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Is Winter Damaging Your Landscape?

Posted: February 17, 2015

We know these extreme cold temperatures, snow and ice have caused school closures, frozen pipes, and frostbite for exposed skin, but what about the trees and shrubs in our landscapes?
  • If the plants in your landscape are native to Northeastern Pennsylvania, or they are hardy to zone 6b (which typically experience an average annual minimum temperature of -5 to 0 degrees F), they will be able to tolerate the cold, but plants like Crape Myrtle, Blue Atlas Cedar, or Sweetgum might see some damage to twigs and buds.
  • Some multi-stemmed shrubs and trees like birches, arborvitae and yews can sustain some branch damage when snow loads bend them down towards the ground.  It is best to try to knock heavy snow loads off of branches before they bend or break, or cable multiple stems together to add strength, or use rope and tie up arborvitaes or yews prior to winter snows. Ice on branches can increase the weight loads for trees by 10-30 fold, depending on how thick the ice forms. If trees are damaged by ice, it is best to have an ISA Certified Arborist evaluate the tree to see if the damage can be repaired or if the tree should be removed.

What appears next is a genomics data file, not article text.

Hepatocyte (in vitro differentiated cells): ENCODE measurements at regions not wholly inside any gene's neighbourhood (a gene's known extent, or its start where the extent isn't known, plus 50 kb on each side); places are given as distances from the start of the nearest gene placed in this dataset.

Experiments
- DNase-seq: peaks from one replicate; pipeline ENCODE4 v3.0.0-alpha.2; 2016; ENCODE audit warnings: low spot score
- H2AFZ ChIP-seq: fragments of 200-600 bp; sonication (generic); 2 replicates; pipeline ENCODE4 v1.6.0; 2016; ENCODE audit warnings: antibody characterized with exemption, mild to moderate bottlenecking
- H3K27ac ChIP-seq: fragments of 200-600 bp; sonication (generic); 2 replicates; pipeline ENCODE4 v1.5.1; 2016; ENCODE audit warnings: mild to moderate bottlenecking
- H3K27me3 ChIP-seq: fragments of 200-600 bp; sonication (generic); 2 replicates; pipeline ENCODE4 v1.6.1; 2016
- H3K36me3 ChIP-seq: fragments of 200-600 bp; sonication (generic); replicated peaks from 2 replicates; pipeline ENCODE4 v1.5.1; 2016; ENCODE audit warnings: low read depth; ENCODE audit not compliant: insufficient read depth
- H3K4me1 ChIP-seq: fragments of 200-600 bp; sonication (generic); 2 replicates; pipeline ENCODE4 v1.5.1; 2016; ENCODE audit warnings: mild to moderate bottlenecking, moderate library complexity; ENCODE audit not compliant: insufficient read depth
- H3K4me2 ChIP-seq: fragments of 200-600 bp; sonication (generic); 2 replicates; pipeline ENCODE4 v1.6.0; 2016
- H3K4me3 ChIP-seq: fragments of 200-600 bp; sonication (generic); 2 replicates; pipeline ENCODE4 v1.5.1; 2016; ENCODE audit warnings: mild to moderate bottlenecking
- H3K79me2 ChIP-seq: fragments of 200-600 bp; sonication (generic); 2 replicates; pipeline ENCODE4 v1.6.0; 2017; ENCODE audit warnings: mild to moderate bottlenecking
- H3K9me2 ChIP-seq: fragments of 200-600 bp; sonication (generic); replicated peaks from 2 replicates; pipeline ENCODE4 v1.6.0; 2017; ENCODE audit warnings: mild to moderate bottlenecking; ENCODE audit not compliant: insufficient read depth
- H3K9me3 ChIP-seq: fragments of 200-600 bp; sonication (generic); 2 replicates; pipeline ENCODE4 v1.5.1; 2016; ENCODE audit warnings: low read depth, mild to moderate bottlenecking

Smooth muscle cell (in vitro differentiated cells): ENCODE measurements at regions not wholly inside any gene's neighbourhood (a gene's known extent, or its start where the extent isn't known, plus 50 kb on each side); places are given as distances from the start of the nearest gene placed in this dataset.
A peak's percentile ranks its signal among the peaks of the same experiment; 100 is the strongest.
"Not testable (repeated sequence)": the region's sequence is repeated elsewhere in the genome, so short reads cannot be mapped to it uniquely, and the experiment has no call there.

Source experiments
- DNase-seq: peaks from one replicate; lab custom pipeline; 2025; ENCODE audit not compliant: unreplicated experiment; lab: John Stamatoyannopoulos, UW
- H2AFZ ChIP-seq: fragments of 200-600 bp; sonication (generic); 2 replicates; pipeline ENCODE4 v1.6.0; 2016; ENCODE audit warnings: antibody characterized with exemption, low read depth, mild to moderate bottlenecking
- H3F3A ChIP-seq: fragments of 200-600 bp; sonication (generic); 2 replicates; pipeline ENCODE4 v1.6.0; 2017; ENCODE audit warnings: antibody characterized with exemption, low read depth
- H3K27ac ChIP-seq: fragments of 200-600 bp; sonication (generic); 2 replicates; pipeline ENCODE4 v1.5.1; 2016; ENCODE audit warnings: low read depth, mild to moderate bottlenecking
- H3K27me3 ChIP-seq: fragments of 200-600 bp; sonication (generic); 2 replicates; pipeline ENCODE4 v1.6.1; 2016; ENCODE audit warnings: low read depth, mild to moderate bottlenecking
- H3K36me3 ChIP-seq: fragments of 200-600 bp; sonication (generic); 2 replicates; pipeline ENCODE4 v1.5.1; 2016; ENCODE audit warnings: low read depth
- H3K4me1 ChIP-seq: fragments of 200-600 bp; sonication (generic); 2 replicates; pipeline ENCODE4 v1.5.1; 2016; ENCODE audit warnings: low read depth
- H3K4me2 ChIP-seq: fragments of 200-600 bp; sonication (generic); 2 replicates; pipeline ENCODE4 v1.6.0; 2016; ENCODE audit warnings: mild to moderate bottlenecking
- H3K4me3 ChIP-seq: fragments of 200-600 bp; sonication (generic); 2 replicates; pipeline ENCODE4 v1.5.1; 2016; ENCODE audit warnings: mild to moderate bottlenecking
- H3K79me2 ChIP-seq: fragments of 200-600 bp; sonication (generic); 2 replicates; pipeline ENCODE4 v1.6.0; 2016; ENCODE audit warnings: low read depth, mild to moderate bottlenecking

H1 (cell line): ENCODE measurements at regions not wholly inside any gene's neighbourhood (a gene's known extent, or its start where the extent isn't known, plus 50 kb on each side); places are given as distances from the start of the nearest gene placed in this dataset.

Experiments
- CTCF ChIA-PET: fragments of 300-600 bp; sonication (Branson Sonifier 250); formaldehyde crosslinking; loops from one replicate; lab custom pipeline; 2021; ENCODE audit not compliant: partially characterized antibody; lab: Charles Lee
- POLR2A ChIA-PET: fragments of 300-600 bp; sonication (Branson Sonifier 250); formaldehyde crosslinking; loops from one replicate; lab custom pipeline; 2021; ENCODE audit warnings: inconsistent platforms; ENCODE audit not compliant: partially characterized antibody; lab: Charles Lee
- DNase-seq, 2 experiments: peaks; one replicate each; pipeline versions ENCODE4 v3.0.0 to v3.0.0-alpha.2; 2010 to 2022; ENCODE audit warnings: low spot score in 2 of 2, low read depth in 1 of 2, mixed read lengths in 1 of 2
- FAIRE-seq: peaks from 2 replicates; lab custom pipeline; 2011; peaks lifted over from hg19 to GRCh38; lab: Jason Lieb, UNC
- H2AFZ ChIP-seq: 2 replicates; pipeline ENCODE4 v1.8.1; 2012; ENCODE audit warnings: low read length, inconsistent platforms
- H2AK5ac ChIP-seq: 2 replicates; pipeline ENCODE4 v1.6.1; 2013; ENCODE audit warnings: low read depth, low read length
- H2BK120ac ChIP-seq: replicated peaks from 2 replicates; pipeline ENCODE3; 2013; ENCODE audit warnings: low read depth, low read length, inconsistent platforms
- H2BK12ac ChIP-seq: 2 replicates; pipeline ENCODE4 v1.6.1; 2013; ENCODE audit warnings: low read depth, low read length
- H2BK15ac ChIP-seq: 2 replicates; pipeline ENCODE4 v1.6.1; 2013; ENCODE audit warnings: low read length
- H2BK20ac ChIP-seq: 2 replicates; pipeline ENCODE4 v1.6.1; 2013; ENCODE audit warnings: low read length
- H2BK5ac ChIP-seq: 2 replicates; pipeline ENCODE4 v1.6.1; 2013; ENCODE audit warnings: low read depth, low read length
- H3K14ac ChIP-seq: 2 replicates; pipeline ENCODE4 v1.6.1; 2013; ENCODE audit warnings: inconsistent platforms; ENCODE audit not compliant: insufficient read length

• One of the real silent winter killers of plants is the use of deicing salts. Trees and shrubs are affected by salt in many ways. Salt in the soil is highly absorbent, depriving roots of water. When sodium chloride dissolves, free chloride ions are absorbed by roots and carried to the leaves and needles where they accumulate to toxic levels, drying or burning leafy tissue. The sodium ions damage soil causing it to loose pore space and become more compacted. Sodium also restricts the plants uptake of magnesium and potassium that are needed for photosynthesis. When salt sprays from roads splash on twigs and buds, the salt enter the cells and causes damage (twig dieback).
  • Salt injury may be seen in the spring as brown needles; tip/branch dieback; stunted, yellow leafs; browning scorch to the leaf margin; or early leaf color and drop in late summer.
  • The best way to reduce or minimize salt injury to plants is to avoid using de-icing salts around landscapes or pilling salt laden snow into planting beds. Using other chemicals such as CMA (calcium magnesium acetate), or course sand, or other products that do not contain sodium or chloride will prevent injury to plants. When spring arrives, it is best to thoroughly water your planting areas to flush the sodium and chloride through the soils.

For more information about maintaining a healthy landscape visit the Penn State Extension Home Lawn and Garden website or contact your local Penn State Extension Office.

Contact Information

Vincent Cotrone
  • Extension Urban Forester, Northeast Region
Email:
Phone: 570-825-1701